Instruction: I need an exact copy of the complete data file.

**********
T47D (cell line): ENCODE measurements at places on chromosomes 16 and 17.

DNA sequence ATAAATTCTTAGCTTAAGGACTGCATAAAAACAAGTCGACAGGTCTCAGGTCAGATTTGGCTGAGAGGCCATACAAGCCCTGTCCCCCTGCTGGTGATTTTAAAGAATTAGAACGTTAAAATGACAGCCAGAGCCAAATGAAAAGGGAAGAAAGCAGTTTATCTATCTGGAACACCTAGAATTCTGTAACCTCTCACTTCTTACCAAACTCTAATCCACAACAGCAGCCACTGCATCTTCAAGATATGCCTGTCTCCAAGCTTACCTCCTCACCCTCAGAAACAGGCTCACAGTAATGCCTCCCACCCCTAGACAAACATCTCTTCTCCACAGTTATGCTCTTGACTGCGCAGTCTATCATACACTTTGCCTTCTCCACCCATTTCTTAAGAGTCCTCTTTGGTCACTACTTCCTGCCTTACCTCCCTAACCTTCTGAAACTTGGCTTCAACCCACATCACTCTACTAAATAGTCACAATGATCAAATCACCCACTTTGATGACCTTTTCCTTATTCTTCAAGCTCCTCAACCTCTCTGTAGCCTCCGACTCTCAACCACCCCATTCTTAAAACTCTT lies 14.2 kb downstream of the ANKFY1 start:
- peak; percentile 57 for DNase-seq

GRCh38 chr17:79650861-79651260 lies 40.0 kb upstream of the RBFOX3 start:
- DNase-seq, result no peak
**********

T47D (cell line): ENCODE measurements at places on chromosomes 16 and 17.

DNA sequence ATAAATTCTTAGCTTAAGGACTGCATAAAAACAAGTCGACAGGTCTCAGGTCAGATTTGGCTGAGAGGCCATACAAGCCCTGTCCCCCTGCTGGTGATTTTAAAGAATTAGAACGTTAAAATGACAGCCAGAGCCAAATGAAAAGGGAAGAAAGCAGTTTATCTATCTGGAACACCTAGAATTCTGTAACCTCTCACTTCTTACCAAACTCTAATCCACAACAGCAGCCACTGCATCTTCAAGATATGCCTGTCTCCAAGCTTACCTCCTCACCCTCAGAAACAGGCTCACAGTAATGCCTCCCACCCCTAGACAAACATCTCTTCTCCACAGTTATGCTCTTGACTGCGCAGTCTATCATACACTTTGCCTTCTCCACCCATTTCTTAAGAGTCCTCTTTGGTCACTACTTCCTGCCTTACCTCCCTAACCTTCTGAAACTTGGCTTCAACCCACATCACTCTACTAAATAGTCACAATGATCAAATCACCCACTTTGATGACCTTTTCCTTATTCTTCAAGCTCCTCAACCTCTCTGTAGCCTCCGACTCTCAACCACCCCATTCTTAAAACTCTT lies 14.2 kb downstream of the ANKFY1 start:
- peak; percentile 57 for DNase-seq

GRCh38 chr17:79650861-79651260 lies 40.0 kb upstream of the RBFOX3 start:
- DNase-seq, result no peak